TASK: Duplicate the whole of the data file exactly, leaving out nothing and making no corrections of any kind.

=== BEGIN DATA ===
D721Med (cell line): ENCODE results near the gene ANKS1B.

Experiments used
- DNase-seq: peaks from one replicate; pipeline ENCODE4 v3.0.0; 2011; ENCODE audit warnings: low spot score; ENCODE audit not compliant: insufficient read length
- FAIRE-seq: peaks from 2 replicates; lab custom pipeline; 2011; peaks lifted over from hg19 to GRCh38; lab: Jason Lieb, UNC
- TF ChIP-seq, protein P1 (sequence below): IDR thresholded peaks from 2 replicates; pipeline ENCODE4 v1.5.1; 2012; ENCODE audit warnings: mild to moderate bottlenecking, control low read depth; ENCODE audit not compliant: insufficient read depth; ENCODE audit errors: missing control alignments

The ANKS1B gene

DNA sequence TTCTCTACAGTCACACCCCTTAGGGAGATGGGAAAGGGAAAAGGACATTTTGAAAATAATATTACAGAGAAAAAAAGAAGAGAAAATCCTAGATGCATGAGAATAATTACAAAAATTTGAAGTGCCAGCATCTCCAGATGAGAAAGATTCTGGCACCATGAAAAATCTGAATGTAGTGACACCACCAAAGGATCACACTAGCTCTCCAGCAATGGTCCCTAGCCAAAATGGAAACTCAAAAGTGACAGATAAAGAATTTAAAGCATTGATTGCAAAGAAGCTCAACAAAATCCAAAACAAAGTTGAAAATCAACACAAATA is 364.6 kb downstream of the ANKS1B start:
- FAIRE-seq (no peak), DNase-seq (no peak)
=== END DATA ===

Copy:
D721Med (cell line): ENCODE results near the gene ANKS1B.

Experiments used
- DNase-seq: peaks from one replicate; pipeline ENCODE4 v3.0.0; 2011; ENCODE audit warnings: low spot score; ENCODE audit not compliant: insufficient read length
- FAIRE-seq: peaks from 2 replicates; lab custom pipeline; 2011; peaks lifted over from hg19 to GRCh38; lab: Jason Lieb, UNC
- TF ChIP-seq, protein P1 (sequence below): IDR thresholded peaks from 2 replicates; pipeline ENCODE4 v1.5.1; 2012; ENCODE audit warnings: mild to moderate bottlenecking, control low read depth; ENCODE audit not compliant: insufficient read depth; ENCODE audit errors: missing control alignments

The ANKS1B gene

DNA sequence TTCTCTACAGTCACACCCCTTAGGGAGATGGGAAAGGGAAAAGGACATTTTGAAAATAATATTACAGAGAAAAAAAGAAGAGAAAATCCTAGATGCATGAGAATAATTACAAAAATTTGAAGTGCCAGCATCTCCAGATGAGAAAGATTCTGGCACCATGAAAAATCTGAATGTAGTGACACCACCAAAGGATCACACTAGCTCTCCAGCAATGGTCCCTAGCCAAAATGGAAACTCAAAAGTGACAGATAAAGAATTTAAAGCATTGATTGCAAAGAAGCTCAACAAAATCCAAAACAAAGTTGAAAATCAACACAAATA is 364.6 kb downstream of the ANKS1B start:
- FAIRE-seq (no peak), DNase-seq (no peak)